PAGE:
Who are the actors in your film? And how did you find them?
Eliza Baker, who played ‘Dee’ is a fashion model and hadn’t had much experience acting before, but she was a total natural. She had fantastic instincts, great ideas for her character and was completely fearless in bringing this character to life.
Darcy Halliday who played ‘Dum’ had a meticulous approach to his character and understood him from the inside out, which is reflected in his chilling performance in the film. He is an exciting talent and completely embraced the character and created something really unique.
Paul de Freitas who played ‘Len’ was only cast in the film, under a week before we had to shoot and did an amazing job. He actually played ‘The Grim Pope’ in my other short film I Call Upon Thee. He was 73 years old when he shot the film, and had an incredible amount of energy that was inspiring to all of us on set, especially in the difficult conditions we had to go through in making the film. He brought something very soulful and evocative in the film. It really felt to me like he was tuning into the ghosts of our ancestral past with his performance. I have worked with Paul on several projects, and I’m making a new short film starring Paul which will be released in 2023.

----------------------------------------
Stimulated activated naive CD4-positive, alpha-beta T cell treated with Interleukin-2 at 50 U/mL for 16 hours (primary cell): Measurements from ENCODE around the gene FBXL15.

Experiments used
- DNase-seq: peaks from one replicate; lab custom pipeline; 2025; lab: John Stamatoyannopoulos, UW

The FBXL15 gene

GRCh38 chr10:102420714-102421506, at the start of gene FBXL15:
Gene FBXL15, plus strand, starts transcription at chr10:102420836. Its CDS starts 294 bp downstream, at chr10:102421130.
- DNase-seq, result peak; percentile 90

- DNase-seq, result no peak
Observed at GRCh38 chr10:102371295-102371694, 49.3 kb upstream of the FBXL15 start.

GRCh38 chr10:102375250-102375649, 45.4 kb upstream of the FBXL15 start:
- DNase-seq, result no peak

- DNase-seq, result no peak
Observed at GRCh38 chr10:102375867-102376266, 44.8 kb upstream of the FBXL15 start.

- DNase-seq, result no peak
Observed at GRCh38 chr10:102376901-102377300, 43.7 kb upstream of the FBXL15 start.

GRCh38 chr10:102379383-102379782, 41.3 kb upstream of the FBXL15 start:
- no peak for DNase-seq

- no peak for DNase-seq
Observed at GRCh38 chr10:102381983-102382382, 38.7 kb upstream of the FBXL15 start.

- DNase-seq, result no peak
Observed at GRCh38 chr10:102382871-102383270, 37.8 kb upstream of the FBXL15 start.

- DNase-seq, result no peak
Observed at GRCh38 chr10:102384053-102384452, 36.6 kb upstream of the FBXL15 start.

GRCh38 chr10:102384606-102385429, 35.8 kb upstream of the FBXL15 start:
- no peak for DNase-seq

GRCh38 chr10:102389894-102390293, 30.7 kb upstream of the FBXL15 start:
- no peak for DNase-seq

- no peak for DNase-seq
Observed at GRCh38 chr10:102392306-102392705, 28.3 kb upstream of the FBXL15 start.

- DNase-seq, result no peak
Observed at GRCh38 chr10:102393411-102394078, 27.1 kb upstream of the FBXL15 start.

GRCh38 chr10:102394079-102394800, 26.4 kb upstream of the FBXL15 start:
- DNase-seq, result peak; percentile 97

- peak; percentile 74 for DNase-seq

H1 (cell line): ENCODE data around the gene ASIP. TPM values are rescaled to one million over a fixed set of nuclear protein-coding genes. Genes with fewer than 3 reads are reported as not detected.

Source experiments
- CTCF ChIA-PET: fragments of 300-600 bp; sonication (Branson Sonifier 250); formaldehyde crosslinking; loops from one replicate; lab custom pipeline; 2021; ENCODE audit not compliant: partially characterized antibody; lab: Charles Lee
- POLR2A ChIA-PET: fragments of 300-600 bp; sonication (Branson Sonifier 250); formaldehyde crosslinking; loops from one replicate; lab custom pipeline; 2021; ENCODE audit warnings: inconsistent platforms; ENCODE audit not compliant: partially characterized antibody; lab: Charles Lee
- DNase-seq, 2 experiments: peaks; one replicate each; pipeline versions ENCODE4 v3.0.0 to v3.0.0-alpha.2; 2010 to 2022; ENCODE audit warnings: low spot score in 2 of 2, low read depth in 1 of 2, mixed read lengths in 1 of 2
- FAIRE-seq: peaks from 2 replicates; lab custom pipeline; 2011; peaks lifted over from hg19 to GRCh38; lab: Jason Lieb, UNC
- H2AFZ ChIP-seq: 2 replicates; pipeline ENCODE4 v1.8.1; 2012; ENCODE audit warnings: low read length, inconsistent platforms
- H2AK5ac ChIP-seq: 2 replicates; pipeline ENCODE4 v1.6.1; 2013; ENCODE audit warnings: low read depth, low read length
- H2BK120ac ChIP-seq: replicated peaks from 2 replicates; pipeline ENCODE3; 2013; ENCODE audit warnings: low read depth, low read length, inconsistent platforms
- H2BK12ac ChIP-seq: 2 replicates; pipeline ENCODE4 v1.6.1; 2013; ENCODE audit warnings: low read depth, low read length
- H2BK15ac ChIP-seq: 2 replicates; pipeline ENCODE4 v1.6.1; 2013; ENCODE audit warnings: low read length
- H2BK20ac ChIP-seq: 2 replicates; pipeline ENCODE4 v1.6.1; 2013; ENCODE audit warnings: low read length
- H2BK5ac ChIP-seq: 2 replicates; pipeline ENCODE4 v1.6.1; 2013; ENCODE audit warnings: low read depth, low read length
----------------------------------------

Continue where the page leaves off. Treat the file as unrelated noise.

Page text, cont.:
Festivals and new projects
What were your previous experiences, in the cinematographic field, and what projects are you dedicating yourself just now?
Previously, I had mostly made short films and music videos. My focus now is transitioning to making my debut feature film. I Call Upon Thee is being adapted into a feature film which I am writing/directing, and I also have a handful of other feature films I am planning to make, including JUDETH, UNCOVERED, MILITIANS amongst others. I’m also half way through writing the feature script adaptation of SWEET MARY, which I’m really excited about. It will take the characters of ‘Dum’ and ‘Dee’ into a new setting.
Finally, we discovered “Sweet Mary, Where Did You Go?” thanks to Trieste’s Science + Fiction and now we can find it in competition, again in Italy, at the Indiecinema Film Festival. Are you satisfied with the journey and the reception your work has had in festivals?
It has been amazing to see the film connect with audiences around the world. I put everything into making this film, my heart, my soul, my savings! The film was a big risk in many ways. It was born out of a very difficult time in my life. So first and foremost, it was a personal expression. And I think audiences can tune into that, and see if you are expressing something that is very pure in that way. To see the film being appreciated by other cultures is amazing to me, especially in Italy! I grew up watching Italian cinema, and it is a true honor to have festivals like Indiecinema Film Festival support my work.